14. A composition comprising a multimeric complex of at least two chimeric molecules, wherein the chimeric molecules comprise an immunoglobulin constant region element and two MHC elements wherein each MHC element is associated with a peptide, and wherein the chimeric molecules are covalently linked through a carbohydrate residue of the immunoglobulin constant region element by a polyalkylene glycol linker.
15. A method of modulating T cell function comprising administering to a subject a multimeric complex of at least two chimeric molecules, wherein the chimeric molecules comprise an immunoglobulin constant region element and two MHC elements wherein each MHC element is associated with a peptide, and wherein the chimeric molecules are covalently linked through a carbohydrate residue of the immunoglobulin constant region element by a polyalkylene glycol linker.
16. The method of claim 15 wherein the subject is affected by Type 1 diabetes and the peptide is a diabetes autoantigen.
17. A method of diagnosing an autoimmune disorder in a subject comprising isolating T cells from a subject and determining the number of T cells that react with a multimeric complex of at least two chimeric molecules, wherein the chimeric molecules comprise an immunoglobulin constant region element and two MHC elements wherein each MHC element is associated with a peptide, and wherein the chimeric molecules are covalently linked through a carbohydrate residue of the immunoglobulin constant region element by a polyalkylene glycol linker, and wherein the peptide of interest is associated with the autoimmune disorder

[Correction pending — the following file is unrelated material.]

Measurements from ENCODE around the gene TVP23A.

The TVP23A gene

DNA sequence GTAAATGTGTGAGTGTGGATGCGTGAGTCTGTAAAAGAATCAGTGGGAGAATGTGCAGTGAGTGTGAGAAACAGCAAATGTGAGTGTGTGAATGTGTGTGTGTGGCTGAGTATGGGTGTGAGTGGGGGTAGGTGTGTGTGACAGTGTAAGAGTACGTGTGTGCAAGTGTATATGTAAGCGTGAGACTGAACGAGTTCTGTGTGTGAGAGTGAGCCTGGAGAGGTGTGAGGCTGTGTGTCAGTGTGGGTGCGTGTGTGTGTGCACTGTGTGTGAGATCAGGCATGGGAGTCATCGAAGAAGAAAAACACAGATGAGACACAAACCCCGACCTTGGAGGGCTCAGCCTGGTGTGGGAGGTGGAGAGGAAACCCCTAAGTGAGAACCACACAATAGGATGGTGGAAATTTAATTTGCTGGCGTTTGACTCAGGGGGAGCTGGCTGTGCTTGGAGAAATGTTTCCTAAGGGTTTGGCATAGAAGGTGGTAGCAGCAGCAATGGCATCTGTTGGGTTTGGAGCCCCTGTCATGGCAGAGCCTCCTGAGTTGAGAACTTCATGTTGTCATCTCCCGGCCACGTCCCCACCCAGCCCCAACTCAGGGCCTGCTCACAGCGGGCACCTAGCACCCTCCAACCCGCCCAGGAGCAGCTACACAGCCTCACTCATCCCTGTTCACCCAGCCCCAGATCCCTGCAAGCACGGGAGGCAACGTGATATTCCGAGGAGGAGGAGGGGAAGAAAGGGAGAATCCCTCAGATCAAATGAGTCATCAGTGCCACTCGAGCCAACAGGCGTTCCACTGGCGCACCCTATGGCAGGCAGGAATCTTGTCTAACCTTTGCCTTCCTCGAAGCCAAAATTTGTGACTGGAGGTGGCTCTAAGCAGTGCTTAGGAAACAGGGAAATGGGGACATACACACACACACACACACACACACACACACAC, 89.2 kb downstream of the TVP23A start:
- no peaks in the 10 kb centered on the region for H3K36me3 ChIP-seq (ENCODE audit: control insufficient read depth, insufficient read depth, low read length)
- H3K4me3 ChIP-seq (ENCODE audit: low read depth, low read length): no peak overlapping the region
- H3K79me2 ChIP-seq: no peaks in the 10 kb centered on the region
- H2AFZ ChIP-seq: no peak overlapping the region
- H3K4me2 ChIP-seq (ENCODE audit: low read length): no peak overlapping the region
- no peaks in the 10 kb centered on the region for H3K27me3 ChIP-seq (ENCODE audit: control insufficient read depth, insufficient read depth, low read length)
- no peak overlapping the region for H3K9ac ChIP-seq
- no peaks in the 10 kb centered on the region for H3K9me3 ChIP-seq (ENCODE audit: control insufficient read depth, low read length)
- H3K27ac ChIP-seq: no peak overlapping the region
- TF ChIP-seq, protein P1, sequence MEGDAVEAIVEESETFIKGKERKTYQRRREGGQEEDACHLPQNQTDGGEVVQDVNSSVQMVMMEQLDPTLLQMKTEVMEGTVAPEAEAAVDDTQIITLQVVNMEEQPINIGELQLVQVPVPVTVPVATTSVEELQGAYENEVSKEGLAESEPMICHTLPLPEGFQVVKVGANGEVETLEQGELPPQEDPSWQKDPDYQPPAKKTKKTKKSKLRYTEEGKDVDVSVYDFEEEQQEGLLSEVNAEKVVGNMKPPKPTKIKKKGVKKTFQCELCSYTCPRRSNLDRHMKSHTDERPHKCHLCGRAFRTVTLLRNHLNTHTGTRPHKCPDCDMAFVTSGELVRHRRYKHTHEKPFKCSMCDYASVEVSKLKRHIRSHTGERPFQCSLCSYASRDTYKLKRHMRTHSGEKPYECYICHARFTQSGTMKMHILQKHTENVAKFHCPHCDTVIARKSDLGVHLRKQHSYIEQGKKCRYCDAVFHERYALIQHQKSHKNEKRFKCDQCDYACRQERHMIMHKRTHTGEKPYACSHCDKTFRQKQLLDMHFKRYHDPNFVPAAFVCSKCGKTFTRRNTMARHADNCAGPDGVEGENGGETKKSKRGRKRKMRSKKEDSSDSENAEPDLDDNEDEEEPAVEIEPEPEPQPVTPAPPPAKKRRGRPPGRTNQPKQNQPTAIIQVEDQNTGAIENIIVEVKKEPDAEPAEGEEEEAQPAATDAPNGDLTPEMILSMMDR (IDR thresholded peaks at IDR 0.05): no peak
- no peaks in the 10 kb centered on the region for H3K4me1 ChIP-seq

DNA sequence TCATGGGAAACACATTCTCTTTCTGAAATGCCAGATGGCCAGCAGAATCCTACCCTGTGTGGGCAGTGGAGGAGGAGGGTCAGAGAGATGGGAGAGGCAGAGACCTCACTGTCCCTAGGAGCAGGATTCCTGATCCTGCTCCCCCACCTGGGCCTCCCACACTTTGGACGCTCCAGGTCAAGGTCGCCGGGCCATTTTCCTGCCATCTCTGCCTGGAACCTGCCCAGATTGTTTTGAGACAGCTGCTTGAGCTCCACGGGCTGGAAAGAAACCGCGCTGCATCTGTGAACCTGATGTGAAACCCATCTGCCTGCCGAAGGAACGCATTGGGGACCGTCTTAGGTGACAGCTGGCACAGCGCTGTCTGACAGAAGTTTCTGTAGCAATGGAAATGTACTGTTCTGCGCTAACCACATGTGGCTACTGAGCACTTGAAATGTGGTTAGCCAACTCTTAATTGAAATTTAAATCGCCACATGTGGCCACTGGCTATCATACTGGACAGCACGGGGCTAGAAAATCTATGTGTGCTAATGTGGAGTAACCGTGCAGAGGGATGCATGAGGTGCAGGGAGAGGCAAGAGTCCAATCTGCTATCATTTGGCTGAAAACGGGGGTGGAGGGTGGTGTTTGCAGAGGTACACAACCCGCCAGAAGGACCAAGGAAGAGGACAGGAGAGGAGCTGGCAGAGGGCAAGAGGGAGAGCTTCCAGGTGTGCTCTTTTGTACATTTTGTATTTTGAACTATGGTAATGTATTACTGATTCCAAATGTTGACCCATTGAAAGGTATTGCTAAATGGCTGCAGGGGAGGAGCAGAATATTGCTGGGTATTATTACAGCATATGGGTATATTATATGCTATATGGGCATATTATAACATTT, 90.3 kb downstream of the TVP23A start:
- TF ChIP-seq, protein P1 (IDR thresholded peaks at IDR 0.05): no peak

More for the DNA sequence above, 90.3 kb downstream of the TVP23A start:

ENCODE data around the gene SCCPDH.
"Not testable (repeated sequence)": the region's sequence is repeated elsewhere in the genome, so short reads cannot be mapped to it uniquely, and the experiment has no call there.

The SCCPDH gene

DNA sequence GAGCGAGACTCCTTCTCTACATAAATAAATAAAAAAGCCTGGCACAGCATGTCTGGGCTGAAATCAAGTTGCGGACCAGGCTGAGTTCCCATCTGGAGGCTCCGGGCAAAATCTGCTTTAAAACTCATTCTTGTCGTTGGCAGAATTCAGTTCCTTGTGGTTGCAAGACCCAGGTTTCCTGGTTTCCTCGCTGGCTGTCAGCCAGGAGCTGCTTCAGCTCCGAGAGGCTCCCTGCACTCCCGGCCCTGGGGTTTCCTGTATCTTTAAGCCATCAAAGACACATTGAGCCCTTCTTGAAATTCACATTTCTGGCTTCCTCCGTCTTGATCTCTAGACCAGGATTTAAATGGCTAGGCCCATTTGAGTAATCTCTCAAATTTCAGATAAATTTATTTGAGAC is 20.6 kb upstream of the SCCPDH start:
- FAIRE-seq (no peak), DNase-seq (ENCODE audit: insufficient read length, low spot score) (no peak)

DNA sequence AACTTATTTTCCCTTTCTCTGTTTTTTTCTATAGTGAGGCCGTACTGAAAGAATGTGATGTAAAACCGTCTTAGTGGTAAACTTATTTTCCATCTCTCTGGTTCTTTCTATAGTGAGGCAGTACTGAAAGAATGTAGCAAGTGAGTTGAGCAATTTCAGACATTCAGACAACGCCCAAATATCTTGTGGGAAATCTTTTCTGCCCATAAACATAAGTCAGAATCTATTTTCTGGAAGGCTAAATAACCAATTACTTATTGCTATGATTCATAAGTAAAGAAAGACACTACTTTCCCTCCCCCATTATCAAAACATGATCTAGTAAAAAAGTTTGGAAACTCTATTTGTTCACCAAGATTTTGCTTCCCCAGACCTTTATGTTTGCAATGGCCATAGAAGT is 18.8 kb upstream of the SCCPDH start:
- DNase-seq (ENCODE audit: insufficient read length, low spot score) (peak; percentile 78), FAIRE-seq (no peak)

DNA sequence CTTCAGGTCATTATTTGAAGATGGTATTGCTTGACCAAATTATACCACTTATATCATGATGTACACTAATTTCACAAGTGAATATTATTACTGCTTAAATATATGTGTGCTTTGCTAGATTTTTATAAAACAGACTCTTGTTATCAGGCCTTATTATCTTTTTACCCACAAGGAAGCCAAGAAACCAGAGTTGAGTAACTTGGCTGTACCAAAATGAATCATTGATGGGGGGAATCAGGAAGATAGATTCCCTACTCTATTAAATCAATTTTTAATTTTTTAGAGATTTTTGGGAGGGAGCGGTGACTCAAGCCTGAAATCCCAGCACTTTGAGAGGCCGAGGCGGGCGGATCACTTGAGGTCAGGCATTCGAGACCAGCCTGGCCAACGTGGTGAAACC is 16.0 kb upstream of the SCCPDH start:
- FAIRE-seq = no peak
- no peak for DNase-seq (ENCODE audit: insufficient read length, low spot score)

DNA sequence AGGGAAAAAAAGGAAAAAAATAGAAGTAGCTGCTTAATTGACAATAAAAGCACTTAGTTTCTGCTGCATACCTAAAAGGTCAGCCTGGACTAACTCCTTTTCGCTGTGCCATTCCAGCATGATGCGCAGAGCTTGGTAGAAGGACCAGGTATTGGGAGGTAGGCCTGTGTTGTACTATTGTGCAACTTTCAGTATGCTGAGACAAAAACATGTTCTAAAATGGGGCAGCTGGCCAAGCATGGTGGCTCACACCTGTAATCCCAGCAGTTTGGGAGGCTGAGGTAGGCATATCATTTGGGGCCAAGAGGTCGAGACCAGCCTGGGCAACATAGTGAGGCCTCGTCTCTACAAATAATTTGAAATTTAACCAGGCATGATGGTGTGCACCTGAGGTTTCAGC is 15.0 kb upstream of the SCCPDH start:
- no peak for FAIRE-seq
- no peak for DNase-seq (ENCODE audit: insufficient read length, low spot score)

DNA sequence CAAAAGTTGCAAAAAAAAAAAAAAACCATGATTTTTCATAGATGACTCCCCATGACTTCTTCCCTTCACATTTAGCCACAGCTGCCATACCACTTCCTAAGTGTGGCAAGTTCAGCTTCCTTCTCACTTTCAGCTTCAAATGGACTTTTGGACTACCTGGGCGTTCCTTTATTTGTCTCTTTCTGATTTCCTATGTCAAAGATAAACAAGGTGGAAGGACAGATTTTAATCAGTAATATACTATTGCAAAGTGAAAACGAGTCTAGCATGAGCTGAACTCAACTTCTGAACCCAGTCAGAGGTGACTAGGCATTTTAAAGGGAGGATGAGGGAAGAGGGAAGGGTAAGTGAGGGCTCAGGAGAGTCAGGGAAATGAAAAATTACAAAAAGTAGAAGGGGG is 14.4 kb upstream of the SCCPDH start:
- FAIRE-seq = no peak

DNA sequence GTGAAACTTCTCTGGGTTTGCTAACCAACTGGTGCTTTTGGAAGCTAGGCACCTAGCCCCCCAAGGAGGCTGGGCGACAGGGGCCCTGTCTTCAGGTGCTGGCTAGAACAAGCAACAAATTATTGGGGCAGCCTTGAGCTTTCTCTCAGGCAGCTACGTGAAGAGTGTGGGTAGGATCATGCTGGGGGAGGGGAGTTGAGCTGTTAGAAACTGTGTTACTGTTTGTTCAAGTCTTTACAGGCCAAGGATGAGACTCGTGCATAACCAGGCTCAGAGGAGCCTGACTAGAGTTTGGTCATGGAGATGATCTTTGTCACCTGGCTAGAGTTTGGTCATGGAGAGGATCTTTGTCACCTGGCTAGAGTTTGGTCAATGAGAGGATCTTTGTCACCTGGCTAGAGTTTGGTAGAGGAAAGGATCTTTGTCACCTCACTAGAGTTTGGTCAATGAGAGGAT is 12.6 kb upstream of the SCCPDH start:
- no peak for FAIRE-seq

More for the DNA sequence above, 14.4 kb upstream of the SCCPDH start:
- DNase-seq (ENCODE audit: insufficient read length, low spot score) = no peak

Description
BACKGROUND OF THE INVENTION

[0001] T cells respond to antigens in the context of major histocompatability complex (“MHC”) molecules. Cytotoxic T cells respond to antigens in the context of MHC class I molecules, while helper T cells respond to antigens in the context of MHC class II molecules (for review, see Davies, H., 1997, Introductory Immunobiology, Chapman & Hall, New York, pp. 177-223). Class I molecules are comprised of a heavy α chain and a β2-microglobulin light chain; class II molecules are heterodimers comprised of α and β chains, each having two domains and being of approximately the same length. The DNA regions containing MHC genes have been well characterized for mouse and man. The mouse MHC is referred to as the “H-2 complex” and the human MHC is referred to as the “HLA complex” (for Human Leukocyte Antigen). Class I molecules are encoded at the A, B and C loci in man and the K, D, and L loci in mouse. Class II molecules are encoded at the DP, DQ and DR regions in man and the I-A and I-E regions in mouse. At each region, a multitude of alleles has been identified.